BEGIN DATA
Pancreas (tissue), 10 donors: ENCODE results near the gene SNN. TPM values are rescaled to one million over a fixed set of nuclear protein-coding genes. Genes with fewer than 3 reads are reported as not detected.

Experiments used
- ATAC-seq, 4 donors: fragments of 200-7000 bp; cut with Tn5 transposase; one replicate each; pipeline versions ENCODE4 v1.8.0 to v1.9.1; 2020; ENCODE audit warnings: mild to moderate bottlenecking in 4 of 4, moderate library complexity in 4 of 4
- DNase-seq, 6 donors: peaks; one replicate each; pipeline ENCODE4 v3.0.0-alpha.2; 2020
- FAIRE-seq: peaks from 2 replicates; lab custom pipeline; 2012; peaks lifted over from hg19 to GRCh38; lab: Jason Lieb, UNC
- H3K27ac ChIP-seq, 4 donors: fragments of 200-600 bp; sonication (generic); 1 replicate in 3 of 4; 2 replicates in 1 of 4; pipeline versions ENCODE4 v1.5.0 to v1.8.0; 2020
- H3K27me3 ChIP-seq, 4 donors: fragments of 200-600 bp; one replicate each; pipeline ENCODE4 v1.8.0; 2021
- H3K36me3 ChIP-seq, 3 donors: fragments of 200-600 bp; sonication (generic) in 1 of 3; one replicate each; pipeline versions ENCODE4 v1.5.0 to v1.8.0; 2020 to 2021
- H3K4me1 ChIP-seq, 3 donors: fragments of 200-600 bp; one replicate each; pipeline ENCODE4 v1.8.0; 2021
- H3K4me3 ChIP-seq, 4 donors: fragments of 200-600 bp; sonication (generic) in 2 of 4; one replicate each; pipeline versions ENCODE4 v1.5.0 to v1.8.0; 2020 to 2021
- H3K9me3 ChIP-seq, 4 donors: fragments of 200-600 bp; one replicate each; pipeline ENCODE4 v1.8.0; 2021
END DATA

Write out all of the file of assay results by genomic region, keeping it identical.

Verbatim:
Pancreas (tissue), 10 donors: ENCODE results near the gene SNN. TPM values are rescaled to one million over a fixed set of nuclear protein-coding genes. Genes with fewer than 3 reads are reported as not detected.

Experiments used
- ATAC-seq, 4 donors: fragments of 200-7000 bp; cut with Tn5 transposase; one replicate each; pipeline versions ENCODE4 v1.8.0 to v1.9.1; 2020; ENCODE audit warnings: mild to moderate bottlenecking in 4 of 4, moderate library complexity in 4 of 4
- DNase-seq, 6 donors: peaks; one replicate each; pipeline ENCODE4 v3.0.0-alpha.2; 2020
- FAIRE-seq: peaks from 2 replicates; lab custom pipeline; 2012; peaks lifted over from hg19 to GRCh38; lab: Jason Lieb, UNC
- H3K27ac ChIP-seq, 4 donors: fragments of 200-600 bp; sonication (generic); 1 replicate in 3 of 4; 2 replicates in 1 of 4; pipeline versions ENCODE4 v1.5.0 to v1.8.0; 2020
- H3K27me3 ChIP-seq, 4 donors: fragments of 200-600 bp; one replicate each; pipeline ENCODE4 v1.8.0; 2021
- H3K36me3 ChIP-seq, 3 donors: fragments of 200-600 bp; sonication (generic) in 1 of 3; one replicate each; pipeline versions ENCODE4 v1.5.0 to v1.8.0; 2020 to 2021
- H3K4me1 ChIP-seq, 3 donors: fragments of 200-600 bp; one replicate each; pipeline ENCODE4 v1.8.0; 2021
- H3K4me3 ChIP-seq, 4 donors: fragments of 200-600 bp; sonication (generic) in 2 of 4; one replicate each; pipeline versions ENCODE4 v1.5.0 to v1.8.0; 2020 to 2021
- H3K9me3 ChIP-seq, 4 donors: fragments of 200-600 bp; one replicate each; pipeline ENCODE4 v1.8.0; 2021